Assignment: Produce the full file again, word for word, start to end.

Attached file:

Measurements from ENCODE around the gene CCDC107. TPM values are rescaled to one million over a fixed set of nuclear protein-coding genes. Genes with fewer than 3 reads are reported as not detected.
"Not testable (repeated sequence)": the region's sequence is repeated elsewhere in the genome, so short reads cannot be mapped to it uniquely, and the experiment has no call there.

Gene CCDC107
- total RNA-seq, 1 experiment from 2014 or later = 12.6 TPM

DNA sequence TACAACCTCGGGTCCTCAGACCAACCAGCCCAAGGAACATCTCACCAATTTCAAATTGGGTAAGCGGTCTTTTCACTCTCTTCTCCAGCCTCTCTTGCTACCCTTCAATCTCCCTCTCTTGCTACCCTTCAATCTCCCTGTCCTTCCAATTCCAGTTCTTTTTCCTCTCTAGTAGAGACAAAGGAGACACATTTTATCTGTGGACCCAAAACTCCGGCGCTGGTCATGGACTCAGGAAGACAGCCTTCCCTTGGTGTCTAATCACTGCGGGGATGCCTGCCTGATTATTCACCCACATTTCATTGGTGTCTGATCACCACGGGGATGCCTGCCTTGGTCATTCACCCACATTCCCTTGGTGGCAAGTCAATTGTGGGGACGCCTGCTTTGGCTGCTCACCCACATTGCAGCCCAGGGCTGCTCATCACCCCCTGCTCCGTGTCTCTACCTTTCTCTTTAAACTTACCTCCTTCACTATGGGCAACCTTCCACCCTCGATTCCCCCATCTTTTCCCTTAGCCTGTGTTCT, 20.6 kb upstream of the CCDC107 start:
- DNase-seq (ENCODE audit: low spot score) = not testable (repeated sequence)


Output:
Measurements from ENCODE around the gene CCDC107. TPM values are rescaled to one million over a fixed set of nuclear protein-coding genes. Genes with fewer than 3 reads are reported as not detected.
"Not testable (repeated sequence)": the region's sequence is repeated elsewhere in the genome, so short reads cannot be mapped to it uniquely, and the experiment has no call there.

Gene CCDC107
- total RNA-seq, 1 experiment from 2014 or later = 12.6 TPM

DNA sequence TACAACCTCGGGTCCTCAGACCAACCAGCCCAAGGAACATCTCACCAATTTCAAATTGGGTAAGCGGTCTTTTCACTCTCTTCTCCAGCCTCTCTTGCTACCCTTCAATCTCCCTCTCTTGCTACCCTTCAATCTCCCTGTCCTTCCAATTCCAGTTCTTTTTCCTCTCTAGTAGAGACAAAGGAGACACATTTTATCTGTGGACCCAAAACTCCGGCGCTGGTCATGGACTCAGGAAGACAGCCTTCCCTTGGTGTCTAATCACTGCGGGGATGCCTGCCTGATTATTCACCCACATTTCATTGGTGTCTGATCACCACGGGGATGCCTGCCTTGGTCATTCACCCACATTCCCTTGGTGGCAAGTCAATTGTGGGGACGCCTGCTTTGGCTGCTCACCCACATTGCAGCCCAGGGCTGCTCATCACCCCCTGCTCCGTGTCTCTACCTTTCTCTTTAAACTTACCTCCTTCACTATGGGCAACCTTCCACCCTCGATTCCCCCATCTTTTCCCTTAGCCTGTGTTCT, 20.6 kb upstream of the CCDC107 start:
- DNase-seq (ENCODE audit: low spot score) = not testable (repeated sequence)